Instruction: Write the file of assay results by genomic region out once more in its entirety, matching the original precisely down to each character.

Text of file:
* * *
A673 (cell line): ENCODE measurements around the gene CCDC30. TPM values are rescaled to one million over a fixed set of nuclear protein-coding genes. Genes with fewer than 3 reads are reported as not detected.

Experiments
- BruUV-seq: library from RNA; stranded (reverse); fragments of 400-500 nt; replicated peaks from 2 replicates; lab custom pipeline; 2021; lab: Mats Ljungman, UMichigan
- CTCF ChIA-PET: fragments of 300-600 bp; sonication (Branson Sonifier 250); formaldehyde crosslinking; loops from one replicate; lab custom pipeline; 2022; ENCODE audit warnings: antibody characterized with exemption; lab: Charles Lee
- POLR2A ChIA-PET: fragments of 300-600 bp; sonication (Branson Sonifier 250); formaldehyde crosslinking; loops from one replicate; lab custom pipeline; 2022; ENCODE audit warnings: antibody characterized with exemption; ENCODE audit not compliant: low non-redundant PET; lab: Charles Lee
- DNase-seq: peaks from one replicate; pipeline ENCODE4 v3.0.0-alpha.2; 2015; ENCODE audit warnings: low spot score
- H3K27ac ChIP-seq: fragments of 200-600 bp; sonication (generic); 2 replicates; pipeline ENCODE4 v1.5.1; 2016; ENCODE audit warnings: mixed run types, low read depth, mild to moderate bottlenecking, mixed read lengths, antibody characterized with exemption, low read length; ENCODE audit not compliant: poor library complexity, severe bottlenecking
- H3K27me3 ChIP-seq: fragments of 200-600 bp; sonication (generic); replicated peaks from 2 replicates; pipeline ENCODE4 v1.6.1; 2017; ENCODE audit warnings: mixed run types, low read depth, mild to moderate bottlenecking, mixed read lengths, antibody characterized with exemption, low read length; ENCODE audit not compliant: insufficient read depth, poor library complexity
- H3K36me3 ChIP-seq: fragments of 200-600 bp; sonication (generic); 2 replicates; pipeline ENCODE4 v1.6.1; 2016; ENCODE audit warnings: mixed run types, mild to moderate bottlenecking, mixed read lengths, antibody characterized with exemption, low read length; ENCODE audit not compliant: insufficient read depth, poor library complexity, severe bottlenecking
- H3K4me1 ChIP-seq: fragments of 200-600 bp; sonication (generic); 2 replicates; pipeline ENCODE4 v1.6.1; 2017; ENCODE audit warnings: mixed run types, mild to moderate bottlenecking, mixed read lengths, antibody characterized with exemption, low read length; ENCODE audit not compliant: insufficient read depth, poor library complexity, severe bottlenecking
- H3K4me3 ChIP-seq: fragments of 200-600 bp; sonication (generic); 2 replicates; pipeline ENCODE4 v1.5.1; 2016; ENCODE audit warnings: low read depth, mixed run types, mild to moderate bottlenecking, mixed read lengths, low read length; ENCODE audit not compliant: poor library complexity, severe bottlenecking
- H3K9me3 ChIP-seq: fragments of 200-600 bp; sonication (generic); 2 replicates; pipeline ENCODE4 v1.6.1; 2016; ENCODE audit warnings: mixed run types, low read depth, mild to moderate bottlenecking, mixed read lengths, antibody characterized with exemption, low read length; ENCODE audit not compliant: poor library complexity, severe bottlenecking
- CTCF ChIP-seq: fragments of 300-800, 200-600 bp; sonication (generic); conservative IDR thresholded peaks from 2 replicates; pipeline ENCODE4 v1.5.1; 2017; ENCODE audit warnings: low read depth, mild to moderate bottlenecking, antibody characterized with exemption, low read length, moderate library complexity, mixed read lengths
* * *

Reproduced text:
A673 (cell line): ENCODE measurements around the gene CCDC30. TPM values are rescaled to one million over a fixed set of nuclear protein-coding genes. Genes with fewer than 3 reads are reported as not detected.

Experiments
- BruUV-seq: library from RNA; stranded (reverse); fragments of 400-500 nt; replicated peaks from 2 replicates; lab custom pipeline; 2021; lab: Mats Ljungman, UMichigan
- CTCF ChIA-PET: fragments of 300-600 bp; sonication (Branson Sonifier 250); formaldehyde crosslinking; loops from one replicate; lab custom pipeline; 2022; ENCODE audit warnings: antibody characterized with exemption; lab: Charles Lee
- POLR2A ChIA-PET: fragments of 300-600 bp; sonication (Branson Sonifier 250); formaldehyde crosslinking; loops from one replicate; lab custom pipeline; 2022; ENCODE audit warnings: antibody characterized with exemption; ENCODE audit not compliant: low non-redundant PET; lab: Charles Lee
- DNase-seq: peaks from one replicate; pipeline ENCODE4 v3.0.0-alpha.2; 2015; ENCODE audit warnings: low spot score
- H3K27ac ChIP-seq: fragments of 200-600 bp; sonication (generic); 2 replicates; pipeline ENCODE4 v1.5.1; 2016; ENCODE audit warnings: mixed run types, low read depth, mild to moderate bottlenecking, mixed read lengths, antibody characterized with exemption, low read length; ENCODE audit not compliant: poor library complexity, severe bottlenecking
- H3K27me3 ChIP-seq: fragments of 200-600 bp; sonication (generic); replicated peaks from 2 replicates; pipeline ENCODE4 v1.6.1; 2017; ENCODE audit warnings: mixed run types, low read depth, mild to moderate bottlenecking, mixed read lengths, antibody characterized with exemption, low read length; ENCODE audit not compliant: insufficient read depth, poor library complexity
- H3K36me3 ChIP-seq: fragments of 200-600 bp; sonication (generic); 2 replicates; pipeline ENCODE4 v1.6.1; 2016; ENCODE audit warnings: mixed run types, mild to moderate bottlenecking, mixed read lengths, antibody characterized with exemption, low read length; ENCODE audit not compliant: insufficient read depth, poor library complexity, severe bottlenecking
- H3K4me1 ChIP-seq: fragments of 200-600 bp; sonication (generic); 2 replicates; pipeline ENCODE4 v1.6.1; 2017; ENCODE audit warnings: mixed run types, mild to moderate bottlenecking, mixed read lengths, antibody characterized with exemption, low read length; ENCODE audit not compliant: insufficient read depth, poor library complexity, severe bottlenecking
- H3K4me3 ChIP-seq: fragments of 200-600 bp; sonication (generic); 2 replicates; pipeline ENCODE4 v1.5.1; 2016; ENCODE audit warnings: low read depth, mixed run types, mild to moderate bottlenecking, mixed read lengths, low read length; ENCODE audit not compliant: poor library complexity, severe bottlenecking
- H3K9me3 ChIP-seq: fragments of 200-600 bp; sonication (generic); 2 replicates; pipeline ENCODE4 v1.6.1; 2016; ENCODE audit warnings: mixed run types, low read depth, mild to moderate bottlenecking, mixed read lengths, antibody characterized with exemption, low read length; ENCODE audit not compliant: poor library complexity, severe bottlenecking
- CTCF ChIP-seq: fragments of 300-800, 200-600 bp; sonication (generic); conservative IDR thresholded peaks from 2 replicates; pipeline ENCODE4 v1.5.1; 2017; ENCODE audit warnings: low read depth, mild to moderate bottlenecking, antibody characterized with exemption, low read length, moderate library complexity, mixed read lengths